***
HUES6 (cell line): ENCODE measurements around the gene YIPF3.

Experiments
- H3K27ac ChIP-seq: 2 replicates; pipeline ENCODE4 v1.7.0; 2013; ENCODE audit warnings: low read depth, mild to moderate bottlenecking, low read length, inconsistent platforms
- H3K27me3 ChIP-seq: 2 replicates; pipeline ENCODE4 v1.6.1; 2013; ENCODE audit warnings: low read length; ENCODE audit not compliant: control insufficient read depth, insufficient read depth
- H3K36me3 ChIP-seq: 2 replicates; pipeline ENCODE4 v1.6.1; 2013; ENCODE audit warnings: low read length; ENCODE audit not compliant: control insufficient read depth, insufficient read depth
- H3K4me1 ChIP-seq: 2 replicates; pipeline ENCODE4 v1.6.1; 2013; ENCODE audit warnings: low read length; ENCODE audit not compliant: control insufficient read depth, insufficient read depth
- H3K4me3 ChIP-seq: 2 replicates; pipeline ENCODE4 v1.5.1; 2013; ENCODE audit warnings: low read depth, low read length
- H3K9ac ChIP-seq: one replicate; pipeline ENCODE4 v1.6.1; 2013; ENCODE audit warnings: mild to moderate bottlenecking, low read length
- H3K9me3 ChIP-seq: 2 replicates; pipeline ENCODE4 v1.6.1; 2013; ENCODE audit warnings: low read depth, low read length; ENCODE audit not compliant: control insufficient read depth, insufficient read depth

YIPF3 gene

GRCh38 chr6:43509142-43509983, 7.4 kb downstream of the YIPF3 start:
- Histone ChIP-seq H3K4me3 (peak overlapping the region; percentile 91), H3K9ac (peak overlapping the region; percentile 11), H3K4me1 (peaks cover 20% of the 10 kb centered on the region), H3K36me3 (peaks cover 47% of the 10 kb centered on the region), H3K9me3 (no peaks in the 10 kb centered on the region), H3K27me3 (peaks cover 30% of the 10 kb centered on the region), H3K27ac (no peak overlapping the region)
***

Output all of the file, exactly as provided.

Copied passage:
HUES6 (cell line): ENCODE measurements around the gene YIPF3.

Experiments
- H3K27ac ChIP-seq: 2 replicates; pipeline ENCODE4 v1.7.0; 2013; ENCODE audit warnings: low read depth, mild to moderate bottlenecking, low read length, inconsistent platforms
- H3K27me3 ChIP-seq: 2 replicates; pipeline ENCODE4 v1.6.1; 2013; ENCODE audit warnings: low read length; ENCODE audit not compliant: control insufficient read depth, insufficient read depth
- H3K36me3 ChIP-seq: 2 replicates; pipeline ENCODE4 v1.6.1; 2013; ENCODE audit warnings: low read length; ENCODE audit not compliant: control insufficient read depth, insufficient read depth
- H3K4me1 ChIP-seq: 2 replicates; pipeline ENCODE4 v1.6.1; 2013; ENCODE audit warnings: low read length; ENCODE audit not compliant: control insufficient read depth, insufficient read depth
- H3K4me3 ChIP-seq: 2 replicates; pipeline ENCODE4 v1.5.1; 2013; ENCODE audit warnings: low read depth, low read length
- H3K9ac ChIP-seq: one replicate; pipeline ENCODE4 v1.6.1; 2013; ENCODE audit warnings: mild to moderate bottlenecking, low read length
- H3K9me3 ChIP-seq: 2 replicates; pipeline ENCODE4 v1.6.1; 2013; ENCODE audit warnings: low read depth, low read length; ENCODE audit not compliant: control insufficient read depth, insufficient read depth

YIPF3 gene

GRCh38 chr6:43509142-43509983, 7.4 kb downstream of the YIPF3 start:
- Histone ChIP-seq H3K4me3 (peak overlapping the region; percentile 91), H3K9ac (peak overlapping the region; percentile 11), H3K4me1 (peaks cover 20% of the 10 kb centered on the region), H3K36me3 (peaks cover 47% of the 10 kb centered on the region), H3K9me3 (no peaks in the 10 kb centered on the region), H3K27me3 (peaks cover 30% of the 10 kb centered on the region), H3K27ac (no peak overlapping the region)